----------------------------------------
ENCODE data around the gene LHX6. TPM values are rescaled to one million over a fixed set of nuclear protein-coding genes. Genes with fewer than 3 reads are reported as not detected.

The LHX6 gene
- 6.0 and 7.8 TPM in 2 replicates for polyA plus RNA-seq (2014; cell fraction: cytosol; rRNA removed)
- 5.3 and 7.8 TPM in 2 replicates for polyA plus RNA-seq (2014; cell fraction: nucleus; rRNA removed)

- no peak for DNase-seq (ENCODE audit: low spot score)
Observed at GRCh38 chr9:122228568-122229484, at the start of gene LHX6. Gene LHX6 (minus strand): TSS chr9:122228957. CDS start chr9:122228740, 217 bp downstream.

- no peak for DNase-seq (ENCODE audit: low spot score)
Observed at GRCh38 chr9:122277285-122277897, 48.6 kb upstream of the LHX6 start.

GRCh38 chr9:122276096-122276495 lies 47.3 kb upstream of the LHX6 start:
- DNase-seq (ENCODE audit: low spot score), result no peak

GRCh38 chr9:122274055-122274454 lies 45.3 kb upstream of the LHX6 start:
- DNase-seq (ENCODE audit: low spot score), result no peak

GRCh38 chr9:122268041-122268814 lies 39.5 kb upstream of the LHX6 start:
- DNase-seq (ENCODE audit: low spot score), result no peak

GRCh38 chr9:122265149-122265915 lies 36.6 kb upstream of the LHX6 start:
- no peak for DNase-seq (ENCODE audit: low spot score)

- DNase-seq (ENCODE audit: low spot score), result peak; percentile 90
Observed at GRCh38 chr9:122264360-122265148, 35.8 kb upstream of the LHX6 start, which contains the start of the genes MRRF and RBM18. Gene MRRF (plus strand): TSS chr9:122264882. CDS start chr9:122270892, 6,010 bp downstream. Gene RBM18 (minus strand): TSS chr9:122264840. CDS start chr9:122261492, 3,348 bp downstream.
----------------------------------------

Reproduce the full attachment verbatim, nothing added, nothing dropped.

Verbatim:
ENCODE data around the gene LHX6. TPM values are rescaled to one million over a fixed set of nuclear protein-coding genes. Genes with fewer than 3 reads are reported as not detected.

The LHX6 gene
- 6.0 and 7.8 TPM in 2 replicates for polyA plus RNA-seq (2014; cell fraction: cytosol; rRNA removed)
- 5.3 and 7.8 TPM in 2 replicates for polyA plus RNA-seq (2014; cell fraction: nucleus; rRNA removed)

- no peak for DNase-seq (ENCODE audit: low spot score)
Observed at GRCh38 chr9:122228568-122229484, at the start of gene LHX6. Gene LHX6 (minus strand): TSS chr9:122228957. CDS start chr9:122228740, 217 bp downstream.

- no peak for DNase-seq (ENCODE audit: low spot score)
Observed at GRCh38 chr9:122277285-122277897, 48.6 kb upstream of the LHX6 start.

GRCh38 chr9:122276096-122276495 lies 47.3 kb upstream of the LHX6 start:
- DNase-seq (ENCODE audit: low spot score), result no peak

GRCh38 chr9:122274055-122274454 lies 45.3 kb upstream of the LHX6 start:
- DNase-seq (ENCODE audit: low spot score), result no peak

GRCh38 chr9:122268041-122268814 lies 39.5 kb upstream of the LHX6 start:
- DNase-seq (ENCODE audit: low spot score), result no peak

GRCh38 chr9:122265149-122265915 lies 36.6 kb upstream of the LHX6 start:
- no peak for DNase-seq (ENCODE audit: low spot score)

- DNase-seq (ENCODE audit: low spot score), result peak; percentile 90
Observed at GRCh38 chr9:122264360-122265148, 35.8 kb upstream of the LHX6 start, which contains the start of the genes MRRF and RBM18. Gene MRRF (plus strand): TSS chr9:122264882. CDS start chr9:122270892, 6,010 bp downstream. Gene RBM18 (minus strand): TSS chr9:122264840. CDS start chr9:122261492, 3,348 bp downstream.